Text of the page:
COLUMBIA, S.C. -- With South Carolina becoming the new battleground for payday lending, the South Carolina Credit Union League said last week it has conducted an update of its member CUs on alternative products and found a large number already offering them or making plans to do so.
The league surveys come amidst a fight brewing in the state legislature over a restrictive bill vigorously opposed by large payday firms led by Advance America, which has its national headquarters in Spartanburg.
A House bill, due for hearings in about a week and backed by the league along with AARP and consumer groups, would cap rates at 36%. It also stipulates the rate on the outstanding balance can be no greater than the rate charged during the loan term.
A second bill in the state Senate would ban payday loans outright and calls for criminal penalties.
"We have no real usury law in our state and so the payday shops have been invading from the north and the south ever since North Carolina and Georgia expelled them," explained Stephen Fowler, executive vice president of the league making reference to an attorney general's prohibition in North Carolina and tough anti-payday statutes enacted in Georgia.
Regarding CUs offering alternatives, the league said the recent informal survey showed 23 were providing small loans to members "burdened by usurious payday loan rates". The average minimum is just over $250 with rates in the 16.9% range.
At a Senate hearing on one tough payday bill, State Sen. John Harkins (R- Spartanburg), said he would not support an outright ban but was "deeply disturbed" by the potential for abuse under the state's current laws.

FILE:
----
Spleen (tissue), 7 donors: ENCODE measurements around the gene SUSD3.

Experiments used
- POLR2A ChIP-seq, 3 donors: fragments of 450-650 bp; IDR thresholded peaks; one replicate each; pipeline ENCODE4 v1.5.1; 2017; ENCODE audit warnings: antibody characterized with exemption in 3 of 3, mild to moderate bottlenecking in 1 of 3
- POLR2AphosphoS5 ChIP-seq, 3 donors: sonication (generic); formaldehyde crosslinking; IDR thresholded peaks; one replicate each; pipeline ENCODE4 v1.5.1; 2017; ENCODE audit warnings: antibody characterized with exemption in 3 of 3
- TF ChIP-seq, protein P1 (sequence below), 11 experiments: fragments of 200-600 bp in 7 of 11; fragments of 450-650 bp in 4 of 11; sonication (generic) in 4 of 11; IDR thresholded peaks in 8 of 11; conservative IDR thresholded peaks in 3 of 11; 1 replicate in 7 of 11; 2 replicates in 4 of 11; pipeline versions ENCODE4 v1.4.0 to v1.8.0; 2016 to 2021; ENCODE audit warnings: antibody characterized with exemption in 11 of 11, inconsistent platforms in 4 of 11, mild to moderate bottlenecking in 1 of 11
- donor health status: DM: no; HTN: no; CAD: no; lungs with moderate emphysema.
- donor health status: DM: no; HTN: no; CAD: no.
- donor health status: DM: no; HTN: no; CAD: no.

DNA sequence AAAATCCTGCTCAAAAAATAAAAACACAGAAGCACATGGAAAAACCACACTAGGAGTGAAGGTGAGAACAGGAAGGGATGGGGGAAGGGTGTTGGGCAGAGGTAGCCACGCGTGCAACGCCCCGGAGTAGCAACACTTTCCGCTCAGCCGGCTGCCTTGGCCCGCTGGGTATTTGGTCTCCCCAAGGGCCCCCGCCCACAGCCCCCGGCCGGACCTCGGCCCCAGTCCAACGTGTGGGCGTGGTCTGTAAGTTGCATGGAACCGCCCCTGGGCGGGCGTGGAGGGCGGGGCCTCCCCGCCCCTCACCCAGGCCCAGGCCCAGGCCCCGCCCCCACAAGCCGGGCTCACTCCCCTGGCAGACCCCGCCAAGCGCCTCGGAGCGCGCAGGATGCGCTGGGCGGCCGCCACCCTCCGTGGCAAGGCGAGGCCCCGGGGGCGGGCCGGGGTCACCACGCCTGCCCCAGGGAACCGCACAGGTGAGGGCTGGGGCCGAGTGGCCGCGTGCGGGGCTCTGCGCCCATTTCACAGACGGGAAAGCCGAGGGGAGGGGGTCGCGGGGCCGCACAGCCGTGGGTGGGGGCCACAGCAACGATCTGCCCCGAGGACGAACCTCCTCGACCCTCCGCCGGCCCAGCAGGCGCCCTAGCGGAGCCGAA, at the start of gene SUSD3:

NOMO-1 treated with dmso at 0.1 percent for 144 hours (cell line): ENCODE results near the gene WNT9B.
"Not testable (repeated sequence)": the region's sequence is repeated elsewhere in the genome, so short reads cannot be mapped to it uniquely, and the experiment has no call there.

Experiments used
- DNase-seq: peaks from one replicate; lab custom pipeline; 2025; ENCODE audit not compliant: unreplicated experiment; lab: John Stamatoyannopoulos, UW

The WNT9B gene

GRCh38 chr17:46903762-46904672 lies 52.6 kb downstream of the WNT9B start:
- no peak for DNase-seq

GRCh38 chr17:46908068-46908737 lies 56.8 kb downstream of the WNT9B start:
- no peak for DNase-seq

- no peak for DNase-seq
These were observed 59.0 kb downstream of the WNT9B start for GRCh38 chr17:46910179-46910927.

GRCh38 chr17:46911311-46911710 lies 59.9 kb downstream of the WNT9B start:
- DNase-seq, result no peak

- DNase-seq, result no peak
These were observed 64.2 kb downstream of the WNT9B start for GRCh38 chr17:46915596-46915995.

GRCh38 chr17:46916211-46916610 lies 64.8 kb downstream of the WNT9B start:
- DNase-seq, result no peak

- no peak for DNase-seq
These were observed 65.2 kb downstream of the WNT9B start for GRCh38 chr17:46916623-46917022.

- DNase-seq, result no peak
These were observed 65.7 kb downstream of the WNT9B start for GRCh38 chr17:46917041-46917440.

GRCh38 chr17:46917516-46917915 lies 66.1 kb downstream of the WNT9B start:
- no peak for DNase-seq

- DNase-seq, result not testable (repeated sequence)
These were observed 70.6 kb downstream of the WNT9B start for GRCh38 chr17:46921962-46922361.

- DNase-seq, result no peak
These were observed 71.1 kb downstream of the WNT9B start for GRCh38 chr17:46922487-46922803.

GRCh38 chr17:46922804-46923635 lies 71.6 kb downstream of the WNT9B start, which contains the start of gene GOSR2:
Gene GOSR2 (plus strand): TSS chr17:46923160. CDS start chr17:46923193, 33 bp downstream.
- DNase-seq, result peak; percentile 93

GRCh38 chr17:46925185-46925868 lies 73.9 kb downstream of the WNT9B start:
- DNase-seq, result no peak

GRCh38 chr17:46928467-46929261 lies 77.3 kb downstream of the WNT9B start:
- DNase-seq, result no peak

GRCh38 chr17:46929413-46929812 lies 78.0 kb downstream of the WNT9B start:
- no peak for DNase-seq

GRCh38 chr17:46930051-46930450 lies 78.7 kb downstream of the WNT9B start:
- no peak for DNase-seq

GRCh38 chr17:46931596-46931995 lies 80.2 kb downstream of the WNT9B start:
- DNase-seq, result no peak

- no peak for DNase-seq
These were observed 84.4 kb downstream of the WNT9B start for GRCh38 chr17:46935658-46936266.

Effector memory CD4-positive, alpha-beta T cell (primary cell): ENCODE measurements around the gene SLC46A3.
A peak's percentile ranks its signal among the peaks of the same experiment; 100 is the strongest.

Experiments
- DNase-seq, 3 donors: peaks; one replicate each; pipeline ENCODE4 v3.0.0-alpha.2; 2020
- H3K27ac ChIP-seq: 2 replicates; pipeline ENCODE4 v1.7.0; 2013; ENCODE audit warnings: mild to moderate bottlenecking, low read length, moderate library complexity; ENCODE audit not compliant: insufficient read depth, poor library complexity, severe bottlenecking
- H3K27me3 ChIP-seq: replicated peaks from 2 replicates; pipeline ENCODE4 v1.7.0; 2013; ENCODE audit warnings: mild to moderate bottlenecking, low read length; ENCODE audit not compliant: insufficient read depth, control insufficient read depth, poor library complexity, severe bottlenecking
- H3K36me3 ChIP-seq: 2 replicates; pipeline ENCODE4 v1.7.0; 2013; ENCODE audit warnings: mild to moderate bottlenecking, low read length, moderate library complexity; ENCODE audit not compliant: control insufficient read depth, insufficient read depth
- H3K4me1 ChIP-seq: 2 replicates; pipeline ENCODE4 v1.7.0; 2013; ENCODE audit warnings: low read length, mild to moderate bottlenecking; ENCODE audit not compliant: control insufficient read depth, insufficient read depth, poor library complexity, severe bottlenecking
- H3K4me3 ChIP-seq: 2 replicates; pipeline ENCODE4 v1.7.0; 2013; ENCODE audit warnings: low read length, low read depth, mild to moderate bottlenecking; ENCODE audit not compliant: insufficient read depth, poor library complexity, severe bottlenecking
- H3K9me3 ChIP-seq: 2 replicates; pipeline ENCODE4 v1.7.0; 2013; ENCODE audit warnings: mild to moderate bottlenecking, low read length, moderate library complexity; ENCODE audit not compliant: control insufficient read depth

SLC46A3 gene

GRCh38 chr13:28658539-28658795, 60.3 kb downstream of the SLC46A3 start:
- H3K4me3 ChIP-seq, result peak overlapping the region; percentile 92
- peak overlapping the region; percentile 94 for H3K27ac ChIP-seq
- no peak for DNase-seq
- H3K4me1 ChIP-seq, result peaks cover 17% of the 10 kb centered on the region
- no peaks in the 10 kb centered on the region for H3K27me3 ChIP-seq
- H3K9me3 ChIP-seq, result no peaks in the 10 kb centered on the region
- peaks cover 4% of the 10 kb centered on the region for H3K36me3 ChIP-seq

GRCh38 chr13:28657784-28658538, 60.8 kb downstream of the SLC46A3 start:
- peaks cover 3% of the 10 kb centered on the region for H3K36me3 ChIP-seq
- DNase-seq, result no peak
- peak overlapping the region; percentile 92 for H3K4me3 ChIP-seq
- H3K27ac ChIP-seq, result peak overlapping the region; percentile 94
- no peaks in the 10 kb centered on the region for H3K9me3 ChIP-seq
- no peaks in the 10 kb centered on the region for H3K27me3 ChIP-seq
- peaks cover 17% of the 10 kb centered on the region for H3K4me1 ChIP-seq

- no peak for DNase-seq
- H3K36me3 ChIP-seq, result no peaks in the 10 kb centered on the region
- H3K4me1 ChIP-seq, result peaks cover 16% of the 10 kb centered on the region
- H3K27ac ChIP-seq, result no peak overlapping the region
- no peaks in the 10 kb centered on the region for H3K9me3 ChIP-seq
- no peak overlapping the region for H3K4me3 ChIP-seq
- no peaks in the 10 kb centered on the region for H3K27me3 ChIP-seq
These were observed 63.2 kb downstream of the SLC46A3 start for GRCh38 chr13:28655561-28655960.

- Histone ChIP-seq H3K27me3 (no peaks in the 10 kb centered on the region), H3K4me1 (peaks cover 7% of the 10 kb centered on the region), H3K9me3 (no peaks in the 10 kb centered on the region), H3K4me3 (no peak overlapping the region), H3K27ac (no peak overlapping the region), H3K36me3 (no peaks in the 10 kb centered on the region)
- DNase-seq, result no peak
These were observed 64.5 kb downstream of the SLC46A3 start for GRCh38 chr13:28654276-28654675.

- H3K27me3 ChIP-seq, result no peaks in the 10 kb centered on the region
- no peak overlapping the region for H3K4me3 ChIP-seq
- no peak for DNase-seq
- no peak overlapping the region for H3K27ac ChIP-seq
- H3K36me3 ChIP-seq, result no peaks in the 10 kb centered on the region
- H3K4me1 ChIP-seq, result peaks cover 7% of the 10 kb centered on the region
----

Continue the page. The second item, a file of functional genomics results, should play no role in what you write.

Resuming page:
Advance America and other payday firms have said earlier they will pour millions of additional dollars into advertising this year to sway policymakers.
According to news reports, Advance America spent an extra $3.8 million on marketing last fall, and expects to spend about $3-$7 million this year "where the payday loan product is challenged by legislative bodies," Chief Executive Ken Compton told analysts Feb. 8.
The industry's association, the Community Financial Services Association of America, announced plans Feb. 21 for a public relations blitz that includes $8 million in advertising to urge responsible use of two-week loans for up to $600 that carry $90 in finance charges, the equivalent of a 390% annual percentage rate.
Fowler, of the league, said in backing the 36% cap bill, the trade group has been working with AARP, consumer groups and Appleseed Legal Justice Center, a Columbia nonprofit serving the poor.
As the antagonist in the payday scrap, Advance America remains the largest provider of payday cash in the U.S. with 2,900 outlets in 36 states. --firstname.lastname@example.org